The WBC reportedly is planning to introduce a category for transgender boxers.
WBC President Mauricio Sulaiman told The Telegraph that the decision was made “because of safety and inclusion.”
Under the plan, boxers assigned different genders at birth would not be allowed to face one another in the ring.
“We are going to put out a global call for those who are interested in 2023 and we will set up the protocols, start consultation and most likely create a league and a tournament,” Sulaiman told the newspaper.
“It is the time to do this, and we are doing this because of safety and inclusion. We have been the leaders in rules for women’s boxing … so the dangers of a man fighting a woman will never happen because of what we are going to put in place.
“In boxing, a man fighting a woman must never be accepted regardless of gender change. There should be no gray area around this, and we want to go into it with transparency and the correct decisions.
“Woman to man or man to woman transgender change will never be allowed to fight a different gender by birth.”
Sulaiman emphasized the desire to be inclusive.
“We are creating a set of rules and structures so that transgender boxing can take place, as they fully deserve to if they want to box,” he said. “We do not yet know the numbers that there are out there, but we’re opening a universal registration in 2023, so that we can understand the boxers that are out there. And we’ll start from there.”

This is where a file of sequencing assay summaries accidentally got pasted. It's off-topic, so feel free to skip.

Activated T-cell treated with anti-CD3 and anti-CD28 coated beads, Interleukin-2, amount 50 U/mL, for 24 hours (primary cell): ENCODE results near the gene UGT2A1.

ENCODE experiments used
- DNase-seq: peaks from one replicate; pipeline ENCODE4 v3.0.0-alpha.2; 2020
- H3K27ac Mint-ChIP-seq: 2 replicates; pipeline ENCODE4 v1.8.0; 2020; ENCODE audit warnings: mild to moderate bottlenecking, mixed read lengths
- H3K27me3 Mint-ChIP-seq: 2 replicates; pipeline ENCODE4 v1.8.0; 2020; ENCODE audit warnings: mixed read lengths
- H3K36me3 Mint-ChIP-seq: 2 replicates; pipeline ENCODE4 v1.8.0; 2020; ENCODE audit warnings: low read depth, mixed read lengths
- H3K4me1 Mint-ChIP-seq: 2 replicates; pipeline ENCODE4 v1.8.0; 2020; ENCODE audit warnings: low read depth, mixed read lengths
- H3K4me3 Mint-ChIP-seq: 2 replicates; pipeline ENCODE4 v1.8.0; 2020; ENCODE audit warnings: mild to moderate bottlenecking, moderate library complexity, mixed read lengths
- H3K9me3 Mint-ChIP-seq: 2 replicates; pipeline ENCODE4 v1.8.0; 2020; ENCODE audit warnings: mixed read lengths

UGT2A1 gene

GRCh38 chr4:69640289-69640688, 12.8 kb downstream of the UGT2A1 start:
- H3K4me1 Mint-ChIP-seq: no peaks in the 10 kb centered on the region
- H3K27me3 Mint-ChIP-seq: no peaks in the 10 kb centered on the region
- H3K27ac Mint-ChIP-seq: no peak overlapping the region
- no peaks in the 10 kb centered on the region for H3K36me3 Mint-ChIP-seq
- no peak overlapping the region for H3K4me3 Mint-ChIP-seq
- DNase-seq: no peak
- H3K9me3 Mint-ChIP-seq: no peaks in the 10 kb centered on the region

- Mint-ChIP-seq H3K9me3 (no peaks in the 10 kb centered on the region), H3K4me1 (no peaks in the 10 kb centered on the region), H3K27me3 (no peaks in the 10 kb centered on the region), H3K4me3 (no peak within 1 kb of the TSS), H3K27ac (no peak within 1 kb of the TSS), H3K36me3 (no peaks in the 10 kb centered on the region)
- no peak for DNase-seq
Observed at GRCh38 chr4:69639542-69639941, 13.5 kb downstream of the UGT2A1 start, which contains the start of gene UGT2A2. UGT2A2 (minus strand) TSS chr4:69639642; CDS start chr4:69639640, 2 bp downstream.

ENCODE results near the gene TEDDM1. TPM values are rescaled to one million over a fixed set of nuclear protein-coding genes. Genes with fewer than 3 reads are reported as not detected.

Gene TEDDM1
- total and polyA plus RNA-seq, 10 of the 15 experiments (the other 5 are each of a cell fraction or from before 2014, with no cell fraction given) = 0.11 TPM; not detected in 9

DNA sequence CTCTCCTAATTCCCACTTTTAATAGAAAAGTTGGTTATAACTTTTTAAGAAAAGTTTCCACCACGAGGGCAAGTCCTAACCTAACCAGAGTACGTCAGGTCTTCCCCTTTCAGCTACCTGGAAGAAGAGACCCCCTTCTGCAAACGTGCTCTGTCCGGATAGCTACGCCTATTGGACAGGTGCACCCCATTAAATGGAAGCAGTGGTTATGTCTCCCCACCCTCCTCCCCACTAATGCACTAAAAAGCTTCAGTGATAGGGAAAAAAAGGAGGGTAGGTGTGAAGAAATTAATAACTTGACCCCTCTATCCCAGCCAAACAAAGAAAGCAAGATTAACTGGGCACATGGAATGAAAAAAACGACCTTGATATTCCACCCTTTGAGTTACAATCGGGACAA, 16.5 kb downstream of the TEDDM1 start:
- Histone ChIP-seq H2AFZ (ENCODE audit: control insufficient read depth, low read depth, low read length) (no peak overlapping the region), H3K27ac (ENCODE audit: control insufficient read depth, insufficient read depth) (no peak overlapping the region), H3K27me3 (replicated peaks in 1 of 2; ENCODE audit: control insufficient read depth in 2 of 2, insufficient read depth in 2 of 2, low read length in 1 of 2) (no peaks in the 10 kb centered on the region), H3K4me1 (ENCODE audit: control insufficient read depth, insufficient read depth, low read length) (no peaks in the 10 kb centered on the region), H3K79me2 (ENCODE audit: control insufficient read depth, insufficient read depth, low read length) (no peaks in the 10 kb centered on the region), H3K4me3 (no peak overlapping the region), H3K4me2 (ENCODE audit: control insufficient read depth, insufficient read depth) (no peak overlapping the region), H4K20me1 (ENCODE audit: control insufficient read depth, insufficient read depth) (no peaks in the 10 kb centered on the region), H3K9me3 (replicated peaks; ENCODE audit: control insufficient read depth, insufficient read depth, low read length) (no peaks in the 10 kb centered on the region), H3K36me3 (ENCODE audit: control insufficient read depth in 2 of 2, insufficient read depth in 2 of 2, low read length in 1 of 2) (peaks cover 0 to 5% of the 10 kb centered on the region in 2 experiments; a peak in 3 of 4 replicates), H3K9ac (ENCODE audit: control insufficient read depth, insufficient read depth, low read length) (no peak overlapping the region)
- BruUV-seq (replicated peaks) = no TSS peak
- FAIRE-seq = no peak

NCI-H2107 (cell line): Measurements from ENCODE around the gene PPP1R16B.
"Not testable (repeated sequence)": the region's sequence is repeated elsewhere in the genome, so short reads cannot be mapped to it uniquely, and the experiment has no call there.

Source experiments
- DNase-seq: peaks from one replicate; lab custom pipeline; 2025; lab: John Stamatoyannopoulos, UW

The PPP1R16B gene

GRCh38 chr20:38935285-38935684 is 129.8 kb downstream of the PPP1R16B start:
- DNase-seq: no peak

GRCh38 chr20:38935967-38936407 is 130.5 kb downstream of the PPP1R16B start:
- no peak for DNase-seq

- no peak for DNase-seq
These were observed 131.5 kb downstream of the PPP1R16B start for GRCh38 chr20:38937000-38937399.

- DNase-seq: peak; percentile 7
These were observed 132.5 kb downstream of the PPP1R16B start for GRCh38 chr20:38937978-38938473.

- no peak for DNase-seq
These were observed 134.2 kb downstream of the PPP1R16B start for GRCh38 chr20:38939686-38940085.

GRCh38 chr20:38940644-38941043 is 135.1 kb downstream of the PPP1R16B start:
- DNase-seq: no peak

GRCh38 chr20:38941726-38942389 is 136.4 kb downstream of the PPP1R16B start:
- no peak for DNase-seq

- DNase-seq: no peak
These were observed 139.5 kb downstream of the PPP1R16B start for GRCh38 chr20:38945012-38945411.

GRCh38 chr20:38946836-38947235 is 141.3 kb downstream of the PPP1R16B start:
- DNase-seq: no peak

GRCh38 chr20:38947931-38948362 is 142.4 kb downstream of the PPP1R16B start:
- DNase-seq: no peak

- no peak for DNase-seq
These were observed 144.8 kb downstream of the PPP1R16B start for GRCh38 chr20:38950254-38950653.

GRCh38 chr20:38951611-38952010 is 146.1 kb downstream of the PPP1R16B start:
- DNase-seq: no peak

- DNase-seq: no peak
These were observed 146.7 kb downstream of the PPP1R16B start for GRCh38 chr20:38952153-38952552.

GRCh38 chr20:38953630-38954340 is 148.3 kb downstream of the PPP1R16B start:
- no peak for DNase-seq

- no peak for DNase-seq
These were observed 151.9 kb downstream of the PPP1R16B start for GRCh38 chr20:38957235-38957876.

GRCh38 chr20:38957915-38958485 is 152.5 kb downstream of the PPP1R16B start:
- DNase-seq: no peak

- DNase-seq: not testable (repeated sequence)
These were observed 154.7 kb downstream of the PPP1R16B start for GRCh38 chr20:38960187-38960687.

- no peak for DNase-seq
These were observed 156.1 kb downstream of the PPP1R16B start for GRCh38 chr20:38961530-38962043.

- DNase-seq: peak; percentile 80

British Boxing Board of Control General Secretary Robert Smith told The Telegraph that his organization, which oversees boxing in the U.K., is in a discussion stage.
However, he seemed to say that the BBBofC would also base its policy on birth gender.
“At the moment this is hypothetical but we can see it coming and we are looking at our transgender policy,” Smith said. “It is what you are born as, as rugby union does. When it does [happen] we intend to be fully prepared. Medical and, perhaps more importantly, legal considerations will have to be taken into account.”
Swimming has been at the center of discussions over how to include transgender women in competition.
FINA, which governs the sport internationally, requires transgender swimmers to have transitioned by the age of 12 to compete against those assigned female at birth.